Posts Tagged 'sculpture'



Make This: Adventures in Casting

Jean Arp, "Star in a Dream (Astre en Reve)", 1958, Dallas Museum of Art, Foundation for the Arts Collection, gift of Mr. and Mrs. James H. Clark, (c) Artists Rights Society (ARS), New York/VG Bild-Kunst, Bonn

Jean Arp, Star in a Dream (Astre en Reve), 1958, Dallas Museum of Art, Foundation for the Arts Collection, gift of Mr. and Mrs. James H. Clark, (c) Artists Rights Society (ARS), New York/VG Bild-Kunst, Bonn

In talking with teens about what they’d like to do for upcoming classes, casting was a popular idea that I loved but had no idea how to execute. A metals casting class (see Star in a Dream, above) would be fantastic yet totally unfeasible, so I looked for alternative materials and methods that we could try. Over the past several months, I’ve been researching different techniques to meet the following needs: the project to be cost effective (i.e. cheap); the mold had to set within 45 minutes; the process had to be uncomplicated; and the results had to be pretty cool.

I finally settled on a pretty easy way of making silicone molds from inexpensive, household materials. There are many great online tutorials on how to do this, but I chose to adapt this one. Unfortunately, this silicone mold isn’t pourable, but it sets fast and is really easy to make. Alternatively, you could easily use a self-setting rubber medium like Sugru to make the mold if you’re not concerned about set time. I’m using Mod Melts as the casting material for this project to make things easier, but you could experiment with other things like resin, etc. As with any project, make sure your work area is well-ventilated and observe the safety precautions on the material labels.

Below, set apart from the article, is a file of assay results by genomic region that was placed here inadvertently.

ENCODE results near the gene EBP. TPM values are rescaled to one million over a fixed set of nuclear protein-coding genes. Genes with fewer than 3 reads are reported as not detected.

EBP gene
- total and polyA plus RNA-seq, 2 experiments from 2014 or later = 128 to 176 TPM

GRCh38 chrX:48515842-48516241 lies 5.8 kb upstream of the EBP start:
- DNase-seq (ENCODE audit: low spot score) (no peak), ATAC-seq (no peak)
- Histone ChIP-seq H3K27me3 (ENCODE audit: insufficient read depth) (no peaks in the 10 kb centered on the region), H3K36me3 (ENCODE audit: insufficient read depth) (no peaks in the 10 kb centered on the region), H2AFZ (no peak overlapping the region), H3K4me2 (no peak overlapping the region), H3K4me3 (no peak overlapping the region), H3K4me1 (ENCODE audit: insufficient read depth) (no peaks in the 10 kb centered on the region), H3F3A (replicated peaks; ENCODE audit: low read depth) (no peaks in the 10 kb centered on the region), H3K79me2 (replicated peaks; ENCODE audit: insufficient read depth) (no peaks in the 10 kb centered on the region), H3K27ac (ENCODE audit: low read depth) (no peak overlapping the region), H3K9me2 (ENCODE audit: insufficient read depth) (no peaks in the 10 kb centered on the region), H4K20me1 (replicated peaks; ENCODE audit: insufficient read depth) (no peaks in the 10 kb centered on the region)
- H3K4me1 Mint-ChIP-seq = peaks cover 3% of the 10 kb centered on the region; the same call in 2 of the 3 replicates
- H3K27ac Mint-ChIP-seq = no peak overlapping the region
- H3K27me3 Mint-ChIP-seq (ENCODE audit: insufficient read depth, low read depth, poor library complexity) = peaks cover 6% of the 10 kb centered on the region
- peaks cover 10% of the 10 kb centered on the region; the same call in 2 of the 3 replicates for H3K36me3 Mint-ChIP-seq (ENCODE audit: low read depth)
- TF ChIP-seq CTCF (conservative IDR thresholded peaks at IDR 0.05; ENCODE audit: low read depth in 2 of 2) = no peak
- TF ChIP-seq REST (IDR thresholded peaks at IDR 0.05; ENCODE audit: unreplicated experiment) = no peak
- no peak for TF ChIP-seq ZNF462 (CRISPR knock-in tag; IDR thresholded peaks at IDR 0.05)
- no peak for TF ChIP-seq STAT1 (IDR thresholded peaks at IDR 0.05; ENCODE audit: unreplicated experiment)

What you need (this should yield 1-2 small, 2″-4″ castings):

  • Tube of 100% silicone caulk and caulk gun (VERY important that it’s 100% silicone)
  • Cornstarch
  • Latex gloves
  • Styrofoam cup
  • Disposable plastic tray
  • Non-stick cooking spray
  • Mod Melts and hot glue gun
  • A small object to mold (you could make your own using modelling clay, etc.) that will fit into the Styrofoam cup

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Step 1:

Don your gloves and pour a generous amount of cornstarch along the bottom of your plastic tray. Cut the tip off of the tube of caulk and load it into the caulk gun.

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Step 2:

Squeeze the entire tube of caulk into the tray full of cornstarch. Begin incorporating the cornstarch into the caulk until it starts to form a loose ball. I used two pieces of scrap cardboard to toss everything together until it became a paste, then used my hands. Add more cornstarch as needed. I ended up using about 12 oz. of cornstarch.

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Step 3:

Continue kneading cornstarch into the silicone ball until it reaches a putty-like consistency and is no longer sticky to the touch.

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Step 4: 

Press the silicone firmly around your object to make your mold. For best results, use an object with a simple shape that doesn’t have a lot of holes where the silicone could get trapped. Press the mold with the object inside into the Styrofoam cup and leave it to set. (Notice that I’ve left a small hole at the top of the mold where I will pour in the Mod Melts.) I had enough material to cast my object and to make a small, secondary mold.

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Step 5: 

Check the mold after about 45 minutes–if it has completely set, you should be able to slide it out of the cup. Gently remove the object, taking care not to tear the mold. (You may need to carefully cut the silicone to make a two-part mold in order to do this.) You can see in my bigger mold some sections where I ran into trouble with air bubbles. To avoid that next time, I will have to press more firmly into those sections and give my mold a little more time to set.